Radical Possibilities: Public Policy, Urban Education, and a New Social Movement

reviewed by Gloria Ladson-Billings — September 30, 2005

Title: Radical Possibilities: Public Policy, Urban Education, and a New Social Movement
Author(s): Jean Anyon
Publisher: Routledge/Falmer, New York
ISBN: 0415950996, Pages: 240, Year: 2005

No one wants to hear that they are working in vain. Truly no American wants to hear that they are working in vain since one of the salient qualities of American culture is getting things done. Americans pride themselves on their efficiency and “can do” spirit. Thus, Jean Anyon’s Radical Possibilities is unsettling in its claim that urban education reform is doomed to failure. This does not sit well with teachers, administrators, parents, community members, education researchers, or the general public. After all, the public has invested billions of dollars in education, and it is not unreasonable to expect something for that investment. Unlike conservative arguments about the folly of education spending, Anyon places the foci of educational problems where they rightly belong—the macroeconomic and sociopolitical contexts that create policies that make it virtually impossible to improve schools in poor and low-income communities.

Anyon argues that two major forces—federal policies and metropolitan inequities—are the primary contributors to the conditions that plague public schools. This assertion challenges commonly held beliefs that the reason urban schools are failing is because the children are poor, the parents do not care, the teachers are ill prepared, and the funding is too meager. For Anyon, “macroeconomic mandates continually trump urban education and school reform” (p. 2). Thus, education reformers find themselves like Sisyphus, rolling a boulder uphill.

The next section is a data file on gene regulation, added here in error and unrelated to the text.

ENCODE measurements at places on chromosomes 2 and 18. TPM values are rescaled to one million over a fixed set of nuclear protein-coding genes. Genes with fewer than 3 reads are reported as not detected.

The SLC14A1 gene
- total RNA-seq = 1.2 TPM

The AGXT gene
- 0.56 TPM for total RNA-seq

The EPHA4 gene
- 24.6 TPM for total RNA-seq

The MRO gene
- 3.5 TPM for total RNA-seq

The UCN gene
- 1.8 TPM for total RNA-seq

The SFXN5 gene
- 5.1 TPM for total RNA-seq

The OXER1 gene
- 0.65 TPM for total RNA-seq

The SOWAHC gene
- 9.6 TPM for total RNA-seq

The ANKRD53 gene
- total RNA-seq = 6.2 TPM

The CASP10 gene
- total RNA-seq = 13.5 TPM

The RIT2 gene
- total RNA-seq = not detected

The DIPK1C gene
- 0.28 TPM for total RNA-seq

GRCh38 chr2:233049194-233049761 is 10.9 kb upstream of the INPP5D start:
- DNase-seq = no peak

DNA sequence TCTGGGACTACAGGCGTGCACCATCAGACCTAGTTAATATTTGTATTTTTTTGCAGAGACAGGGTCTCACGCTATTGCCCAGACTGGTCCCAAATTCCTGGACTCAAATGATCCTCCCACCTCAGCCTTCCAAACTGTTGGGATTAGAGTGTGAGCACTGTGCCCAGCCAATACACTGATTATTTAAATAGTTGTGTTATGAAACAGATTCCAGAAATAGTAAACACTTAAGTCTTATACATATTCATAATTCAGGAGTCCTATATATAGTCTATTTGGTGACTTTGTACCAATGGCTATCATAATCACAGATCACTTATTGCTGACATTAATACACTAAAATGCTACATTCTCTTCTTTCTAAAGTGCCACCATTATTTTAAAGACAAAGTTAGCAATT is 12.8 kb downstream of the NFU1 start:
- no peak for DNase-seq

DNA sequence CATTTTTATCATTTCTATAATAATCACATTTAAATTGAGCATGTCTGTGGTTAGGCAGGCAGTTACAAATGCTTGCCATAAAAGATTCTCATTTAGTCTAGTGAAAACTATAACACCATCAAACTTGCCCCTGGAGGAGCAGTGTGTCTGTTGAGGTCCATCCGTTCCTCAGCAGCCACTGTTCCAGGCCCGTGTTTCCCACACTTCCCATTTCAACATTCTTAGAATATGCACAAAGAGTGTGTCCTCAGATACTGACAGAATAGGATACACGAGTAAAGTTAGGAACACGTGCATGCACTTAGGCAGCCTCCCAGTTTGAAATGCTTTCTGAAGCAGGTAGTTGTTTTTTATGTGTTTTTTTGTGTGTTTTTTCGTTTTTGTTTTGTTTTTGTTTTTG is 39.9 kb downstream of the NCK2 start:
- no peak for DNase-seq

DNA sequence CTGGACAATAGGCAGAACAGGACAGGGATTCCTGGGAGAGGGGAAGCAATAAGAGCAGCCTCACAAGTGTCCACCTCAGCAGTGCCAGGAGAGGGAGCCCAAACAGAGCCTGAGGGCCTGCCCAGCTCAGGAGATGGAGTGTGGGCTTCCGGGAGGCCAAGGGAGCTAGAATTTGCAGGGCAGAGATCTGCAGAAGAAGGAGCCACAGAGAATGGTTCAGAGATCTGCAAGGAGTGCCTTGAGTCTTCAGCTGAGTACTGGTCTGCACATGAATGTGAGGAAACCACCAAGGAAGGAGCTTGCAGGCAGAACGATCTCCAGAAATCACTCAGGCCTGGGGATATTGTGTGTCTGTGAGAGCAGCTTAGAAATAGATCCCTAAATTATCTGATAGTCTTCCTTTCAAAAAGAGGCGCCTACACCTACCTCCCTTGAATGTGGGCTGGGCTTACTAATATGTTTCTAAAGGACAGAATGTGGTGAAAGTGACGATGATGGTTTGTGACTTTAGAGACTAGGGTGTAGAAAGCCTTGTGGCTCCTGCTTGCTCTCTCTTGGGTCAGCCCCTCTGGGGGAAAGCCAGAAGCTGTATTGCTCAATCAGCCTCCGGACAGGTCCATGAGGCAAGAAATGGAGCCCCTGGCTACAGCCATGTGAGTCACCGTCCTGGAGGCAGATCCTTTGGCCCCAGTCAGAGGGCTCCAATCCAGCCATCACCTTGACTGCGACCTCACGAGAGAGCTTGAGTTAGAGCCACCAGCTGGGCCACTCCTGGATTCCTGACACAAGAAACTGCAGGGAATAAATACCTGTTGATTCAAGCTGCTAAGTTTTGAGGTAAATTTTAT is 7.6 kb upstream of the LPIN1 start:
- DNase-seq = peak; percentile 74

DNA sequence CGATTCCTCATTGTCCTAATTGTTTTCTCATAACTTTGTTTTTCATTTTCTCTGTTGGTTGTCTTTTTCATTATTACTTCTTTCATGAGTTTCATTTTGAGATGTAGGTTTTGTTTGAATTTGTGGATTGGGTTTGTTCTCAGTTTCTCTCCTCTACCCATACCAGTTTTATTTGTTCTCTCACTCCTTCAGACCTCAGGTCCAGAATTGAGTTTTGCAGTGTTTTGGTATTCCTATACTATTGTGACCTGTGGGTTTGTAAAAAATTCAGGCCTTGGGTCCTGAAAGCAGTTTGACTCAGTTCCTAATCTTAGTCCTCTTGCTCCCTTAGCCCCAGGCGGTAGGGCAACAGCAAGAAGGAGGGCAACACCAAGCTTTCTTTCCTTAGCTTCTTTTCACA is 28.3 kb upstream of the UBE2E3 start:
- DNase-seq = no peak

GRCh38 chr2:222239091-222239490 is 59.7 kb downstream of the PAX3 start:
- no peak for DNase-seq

Anyon points out that national policies that may seem far from the classroom have devastating impacts on the quality of students’ (and their families’) lives. For example, policies, that maintain an exceedingly low minimum wage, force people to live in poverty or to work so much that the quality of their family life is severely compromised. This point is reinforced in the work of sociologist, Harriet Presser (2003) who argues the demand for round the clock goods and services requires a 24 hour, 7 days a week workforce. Of course those who work in the late night, weekend economy tend to be poor, working class, and female. They staff supermarkets, convenience stores, gas stations, and big box discount stores; and the schedules they work mean that they cannot easily fit into the parent involvement, parent support mode typical of middle-class parents. Family life in these households is less predictable and less likely to involve evening dinners together and parent supervised homework sessions.

In chapter 3, “Taxing Rich and Poor,” Anyon documents how the tax rate, tax policies, and the concentration of wealth limit the movement of large groups of people into the middle class. This section of the book details the specific ways that tax cuts for the wealthiest members of the society wreak havoc on the social welfare of the poorest members. But, the problems with taxes and wealth inequality are not limited to individuals. Federal policies favorable to corporations place the interests of the poor far below those of big business. Anyon specifically lists companies like Microsoft, General Electric, Colgate Palmolive, and IBM that paid little or no taxes despite huge earnings. According to Anyon, “It is certainly fair to say that corporate America does not contribute to the U. S. federal, state, or local public expenses commensurate with its ability to pay. This deprives governments at all levels of funds with which to provide for the public good” (p. 54).